Reforms were introduced in preparation for the country’s entry into the European Union on 1 January 2007. Meanwhile organised crime and corruption are priority problems that undermine Bulgarian society and affect the work of journalists.
Organised crime is a huge problem in Bulgaria, with corruption and money-laundering so pervasive that they affect the whole society and hamper the work of journalists. A bomb went off in front of the Sofia home of Vasil Ivanov, of the Nova TV station, early on 6 April, destroying the apartment but causing no casualties. Ivanov’s mother was in at the time but miraculously survived.
Investigators suspected the blast was connected with Ivanov’s work. He had received regular death threats during the previous year because of his reporting on enquiries into organised crime and had to have bodyguards. At the end of 2005, he had reported on a solicitor who certified stolen vehicle sales without checking the relevant papers. Ivanov had obtained proof by “purchasing” vehicles belonging to the former prosecutor-general and even President Georgy Parvanov.
Access to public information generally improved in 2006. After declassification of a first spate of Communist-era material (halted in 2002 at NATO’s request), the government said it was opening up nearly 250,000 files as their legal confidentiality expired. Interior minister Rumen Petkov said on 20 May that several journalists, including Nova TV’s political commentator, Georgy Koritarov, and former presenter Kevork Kevorkian, had been recruited by the communist secret police in the 1970s.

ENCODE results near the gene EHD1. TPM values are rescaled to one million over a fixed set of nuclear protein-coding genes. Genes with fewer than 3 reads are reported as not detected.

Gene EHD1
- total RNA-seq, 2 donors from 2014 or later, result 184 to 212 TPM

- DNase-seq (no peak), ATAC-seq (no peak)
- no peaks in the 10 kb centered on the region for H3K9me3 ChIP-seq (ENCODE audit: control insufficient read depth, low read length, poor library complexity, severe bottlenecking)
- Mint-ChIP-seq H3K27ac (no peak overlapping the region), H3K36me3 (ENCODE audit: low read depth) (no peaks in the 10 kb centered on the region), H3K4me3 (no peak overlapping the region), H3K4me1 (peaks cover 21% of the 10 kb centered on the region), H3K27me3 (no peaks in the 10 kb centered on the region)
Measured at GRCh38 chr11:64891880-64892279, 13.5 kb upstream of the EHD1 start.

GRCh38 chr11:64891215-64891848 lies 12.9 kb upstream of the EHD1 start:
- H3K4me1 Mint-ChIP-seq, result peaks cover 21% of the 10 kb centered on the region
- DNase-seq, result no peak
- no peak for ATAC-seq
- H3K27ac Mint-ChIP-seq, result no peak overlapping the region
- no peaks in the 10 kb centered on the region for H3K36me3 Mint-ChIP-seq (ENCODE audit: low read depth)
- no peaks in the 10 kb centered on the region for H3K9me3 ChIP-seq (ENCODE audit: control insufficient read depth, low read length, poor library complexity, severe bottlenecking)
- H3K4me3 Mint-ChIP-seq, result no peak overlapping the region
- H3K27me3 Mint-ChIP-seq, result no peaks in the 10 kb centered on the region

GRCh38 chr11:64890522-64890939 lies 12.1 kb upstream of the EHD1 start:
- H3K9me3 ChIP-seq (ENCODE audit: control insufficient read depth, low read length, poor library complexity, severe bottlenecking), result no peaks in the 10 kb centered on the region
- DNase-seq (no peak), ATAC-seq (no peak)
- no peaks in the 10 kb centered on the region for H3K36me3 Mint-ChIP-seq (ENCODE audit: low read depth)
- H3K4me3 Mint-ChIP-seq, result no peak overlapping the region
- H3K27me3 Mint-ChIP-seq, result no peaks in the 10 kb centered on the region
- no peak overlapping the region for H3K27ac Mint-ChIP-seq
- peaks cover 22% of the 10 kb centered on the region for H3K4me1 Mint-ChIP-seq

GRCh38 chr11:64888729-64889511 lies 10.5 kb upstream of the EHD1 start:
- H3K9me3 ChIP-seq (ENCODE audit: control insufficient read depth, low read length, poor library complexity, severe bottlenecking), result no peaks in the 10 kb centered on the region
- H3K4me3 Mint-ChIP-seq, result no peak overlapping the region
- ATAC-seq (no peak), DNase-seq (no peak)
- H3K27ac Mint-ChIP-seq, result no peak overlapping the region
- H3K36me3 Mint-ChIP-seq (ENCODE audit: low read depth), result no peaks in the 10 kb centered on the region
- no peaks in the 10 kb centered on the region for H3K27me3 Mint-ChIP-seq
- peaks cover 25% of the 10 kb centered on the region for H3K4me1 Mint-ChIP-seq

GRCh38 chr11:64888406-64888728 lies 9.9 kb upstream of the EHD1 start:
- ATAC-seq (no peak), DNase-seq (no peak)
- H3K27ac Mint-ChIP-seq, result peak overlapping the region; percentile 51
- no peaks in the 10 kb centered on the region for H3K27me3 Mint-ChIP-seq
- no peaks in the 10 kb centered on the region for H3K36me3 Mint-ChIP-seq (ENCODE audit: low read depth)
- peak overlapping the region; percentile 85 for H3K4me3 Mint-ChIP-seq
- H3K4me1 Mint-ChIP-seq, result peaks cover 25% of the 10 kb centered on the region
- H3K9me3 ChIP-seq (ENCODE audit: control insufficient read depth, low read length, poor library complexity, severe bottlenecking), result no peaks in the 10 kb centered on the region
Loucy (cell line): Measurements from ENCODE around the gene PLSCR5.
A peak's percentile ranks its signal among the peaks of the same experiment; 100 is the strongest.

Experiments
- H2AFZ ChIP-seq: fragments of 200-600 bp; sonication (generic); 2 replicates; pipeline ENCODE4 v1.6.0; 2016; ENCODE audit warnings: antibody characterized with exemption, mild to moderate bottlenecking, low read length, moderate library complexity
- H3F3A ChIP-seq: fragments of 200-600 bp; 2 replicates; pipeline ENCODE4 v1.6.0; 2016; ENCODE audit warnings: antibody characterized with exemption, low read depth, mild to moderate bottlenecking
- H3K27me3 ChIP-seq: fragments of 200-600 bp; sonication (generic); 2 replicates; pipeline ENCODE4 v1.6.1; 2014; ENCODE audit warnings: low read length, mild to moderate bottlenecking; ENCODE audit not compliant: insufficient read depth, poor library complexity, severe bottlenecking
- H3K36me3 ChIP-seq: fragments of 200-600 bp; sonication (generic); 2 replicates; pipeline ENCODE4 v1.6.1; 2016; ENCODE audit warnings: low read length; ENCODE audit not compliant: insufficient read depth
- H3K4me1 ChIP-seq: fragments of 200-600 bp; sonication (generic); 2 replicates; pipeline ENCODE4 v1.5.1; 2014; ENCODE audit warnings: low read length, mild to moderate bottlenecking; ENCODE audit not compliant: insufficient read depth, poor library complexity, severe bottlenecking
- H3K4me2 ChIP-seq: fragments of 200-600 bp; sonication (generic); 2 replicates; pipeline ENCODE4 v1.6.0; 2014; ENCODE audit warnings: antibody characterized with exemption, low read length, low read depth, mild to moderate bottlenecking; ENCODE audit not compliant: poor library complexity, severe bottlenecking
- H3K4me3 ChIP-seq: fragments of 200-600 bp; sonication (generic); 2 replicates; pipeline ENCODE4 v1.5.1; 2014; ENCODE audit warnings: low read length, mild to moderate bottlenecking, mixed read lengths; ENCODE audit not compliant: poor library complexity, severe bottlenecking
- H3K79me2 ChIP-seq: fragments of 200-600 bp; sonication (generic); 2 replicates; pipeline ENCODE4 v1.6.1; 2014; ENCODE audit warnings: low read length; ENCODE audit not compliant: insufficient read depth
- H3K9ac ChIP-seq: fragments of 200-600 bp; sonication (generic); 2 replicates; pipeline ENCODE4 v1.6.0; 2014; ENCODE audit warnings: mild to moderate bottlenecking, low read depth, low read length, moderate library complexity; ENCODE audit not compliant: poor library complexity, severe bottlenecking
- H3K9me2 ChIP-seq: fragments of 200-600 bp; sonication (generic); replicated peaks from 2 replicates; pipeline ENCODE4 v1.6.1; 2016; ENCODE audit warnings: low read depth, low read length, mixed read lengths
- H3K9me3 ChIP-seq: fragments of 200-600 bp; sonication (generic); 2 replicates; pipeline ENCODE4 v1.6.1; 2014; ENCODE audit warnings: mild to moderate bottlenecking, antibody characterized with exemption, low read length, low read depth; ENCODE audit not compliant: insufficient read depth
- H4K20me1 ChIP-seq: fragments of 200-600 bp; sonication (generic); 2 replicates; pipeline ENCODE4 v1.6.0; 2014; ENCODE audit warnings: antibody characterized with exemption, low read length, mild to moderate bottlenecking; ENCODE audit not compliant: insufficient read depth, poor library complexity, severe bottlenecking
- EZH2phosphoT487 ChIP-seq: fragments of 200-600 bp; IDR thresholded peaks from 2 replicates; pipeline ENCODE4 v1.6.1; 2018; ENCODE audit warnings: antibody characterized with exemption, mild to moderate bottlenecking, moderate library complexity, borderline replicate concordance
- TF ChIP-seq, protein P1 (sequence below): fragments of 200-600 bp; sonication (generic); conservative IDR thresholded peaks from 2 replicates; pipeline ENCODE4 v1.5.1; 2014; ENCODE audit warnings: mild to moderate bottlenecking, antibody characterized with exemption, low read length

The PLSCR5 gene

Koritarov admitted he had worked with the secret police, especially in fact-finding missions to Yugoslavia, China, Romania and Albania. But Tocho Tochev (editor of the daily Trud) and freelance journalist Angelina Petrova, who were also accused of collaboration, protested and won a letter of apology from the ministry, as did two other journalists (Ivo Inzhev and Ivan Garelov) wrongly suspected of belonging to the secret police.
These sensational revelations revived the heated debate on the subject. The prime minister favoured destroyed the archives but on 6 December parliament voted to extensively open up the files and even post online the names of politicians, judges, diplomats and journalists who had been agents or had worked with the espionage and counter-espionage services until July 1991, when these bodies were disbanded. The names of department heads up til July 1990 will also be released. But none of the exposed people will be prosecuted.